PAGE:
By Matt Besler
The 2014 Elections were a big win for the liberty-minded. In Illinois, we saw the election of a pro-business governor. It was an important victory, but if we are going to continue to advance free market policy initiatives in Illinois, we are going to have to alter our approach heading into the 2016 elections.
The next election is likely to involve a very different group of voters, and we, as Republicans, need to realize that what brought us success in 2014 isn’t necessarily a compendium for what will work in 2016. If we are not careful, this victory could be short-lived.
The biggest difference between the electorate of the 2014 Midterm Election and 2016 Presidential Election will be those who didn’t vote. National turnout data says roughly 83 million Americans voted in the 2014 Midterm Election; in the last Presidential Election, about 129 million people turned out. Who are the missing 46 million voters? They’re mostly from the Democratic base, who typically don’t vote in midterms, but reliably show up for presidential contests.
According to exit polls, this year’s electorate was 12 percent African American, 8 percent Hispanic and 13 percent between age 18 and 29. On November 4, these groups voted Democratic by 89 percent, 63 percent and 54 percent, respectively.
If the Presidential Election of 2012 is any guide to 2016, and it’s certainly a starting point for election strategy, here is what Republicans can look forward to: The African American vote will be 13 percent of the electorate, up one percentage point from 2014. The Hispanic vote is projected to be 11 percent, up three points from 2014. And the youth vote will be about 19 percent, up six points from 2014.
In other words, the Democrats are coming.
What does this mean for state politics? Newly elected Governor Bruce Rauner has made it clear that he is focused on the long-game. His strategy is to rebuild Illinois. Implicit in that strategy is picking up seats in the Illinois General Assembly (ILGA) in 2016.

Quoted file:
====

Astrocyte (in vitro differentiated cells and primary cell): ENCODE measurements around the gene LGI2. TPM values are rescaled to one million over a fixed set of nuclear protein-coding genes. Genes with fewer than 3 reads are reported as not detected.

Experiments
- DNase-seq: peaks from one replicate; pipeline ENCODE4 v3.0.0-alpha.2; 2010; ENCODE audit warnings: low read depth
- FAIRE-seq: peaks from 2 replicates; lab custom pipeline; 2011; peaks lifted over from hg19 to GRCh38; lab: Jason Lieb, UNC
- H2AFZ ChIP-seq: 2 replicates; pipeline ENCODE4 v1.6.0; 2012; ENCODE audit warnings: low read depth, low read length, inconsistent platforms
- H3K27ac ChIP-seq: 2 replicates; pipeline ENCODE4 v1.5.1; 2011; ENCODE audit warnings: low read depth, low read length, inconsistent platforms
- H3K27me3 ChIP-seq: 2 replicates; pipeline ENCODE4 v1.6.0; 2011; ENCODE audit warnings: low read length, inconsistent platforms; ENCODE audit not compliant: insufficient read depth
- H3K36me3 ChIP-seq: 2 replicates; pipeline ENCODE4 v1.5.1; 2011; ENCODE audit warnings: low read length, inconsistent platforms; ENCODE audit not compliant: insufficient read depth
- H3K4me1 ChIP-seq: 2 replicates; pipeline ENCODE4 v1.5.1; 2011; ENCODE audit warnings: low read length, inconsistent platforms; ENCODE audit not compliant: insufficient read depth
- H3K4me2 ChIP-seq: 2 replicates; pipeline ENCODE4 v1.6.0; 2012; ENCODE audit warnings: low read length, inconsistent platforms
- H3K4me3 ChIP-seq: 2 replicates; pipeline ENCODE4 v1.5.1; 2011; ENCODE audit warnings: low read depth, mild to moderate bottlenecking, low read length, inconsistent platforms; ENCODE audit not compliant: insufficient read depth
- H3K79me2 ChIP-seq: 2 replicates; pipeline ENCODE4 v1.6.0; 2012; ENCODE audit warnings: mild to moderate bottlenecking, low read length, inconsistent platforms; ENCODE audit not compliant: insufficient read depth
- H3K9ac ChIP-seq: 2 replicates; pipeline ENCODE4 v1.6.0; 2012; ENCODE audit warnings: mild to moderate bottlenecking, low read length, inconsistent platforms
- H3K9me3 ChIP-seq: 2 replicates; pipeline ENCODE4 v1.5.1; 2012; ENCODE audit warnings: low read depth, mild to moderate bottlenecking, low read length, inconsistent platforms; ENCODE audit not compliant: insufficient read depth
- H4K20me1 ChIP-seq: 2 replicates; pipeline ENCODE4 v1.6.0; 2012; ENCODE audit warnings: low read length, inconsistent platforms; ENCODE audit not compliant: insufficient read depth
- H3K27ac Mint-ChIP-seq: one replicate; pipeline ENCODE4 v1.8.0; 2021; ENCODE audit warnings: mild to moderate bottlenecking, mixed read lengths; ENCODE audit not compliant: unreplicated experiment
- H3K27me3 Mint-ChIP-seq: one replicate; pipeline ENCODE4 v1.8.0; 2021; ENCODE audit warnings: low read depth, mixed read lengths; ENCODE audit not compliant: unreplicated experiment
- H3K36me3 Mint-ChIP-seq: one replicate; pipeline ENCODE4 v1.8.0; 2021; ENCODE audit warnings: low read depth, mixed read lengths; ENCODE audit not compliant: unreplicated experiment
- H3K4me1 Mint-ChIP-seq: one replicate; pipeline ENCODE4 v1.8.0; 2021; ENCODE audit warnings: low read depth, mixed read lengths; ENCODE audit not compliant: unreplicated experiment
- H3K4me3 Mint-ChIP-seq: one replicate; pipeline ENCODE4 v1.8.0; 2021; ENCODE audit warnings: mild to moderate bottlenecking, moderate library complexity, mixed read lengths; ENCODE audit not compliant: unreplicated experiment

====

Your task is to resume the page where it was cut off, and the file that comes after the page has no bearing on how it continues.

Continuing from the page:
Republicans, who believe in the free-market policy solutions that will turn Illinois around, are going to have find effective ways to distinguish state issues from federal; and, appeal to center-left voters to split their ticket in the General Election. This is difficult. It will require innovative strategy, a powerful grassroots effort and independent thinking in an increasingly partisan political arena. A free market ideology is a winning ideology if it is presented – over and over again – as one that unifies and uplifts.
This starts now. The work to educate the electorate on policy solutions and to clearly identify which legislators are fighting for these solutions has already begun. It is imperative that the benefit of free-market solutions over big government solutions and the contrast between candidates are clear in the mind of every voter going into the voting booth.
At The Illinois Opportunity Project, we have established an approach of developing and investing in talented leaders. We are also diligent in our analysis of a political landscape that is in transition. Our work to date is helping us to develop a strategy to influence Independents and persuadable Democrats to vote for liberty-minded candidates in the next election.
As the 2016 election season intensifies, we need to keep our eye on the prize. Every one of us has a role in the achievement of this victory. In short, we are the ones who will determine the outcome of the 2016 Election. Join our Policy Revolution by donating $25, $50, or $100 today, or contact us about becoming an advocate in your community. Together, we can be sure that the victories of 2014 are enduring and consequential.
It is good to bring balance to state government. It is better to finish the job – to lead Illinois in a whole new direction.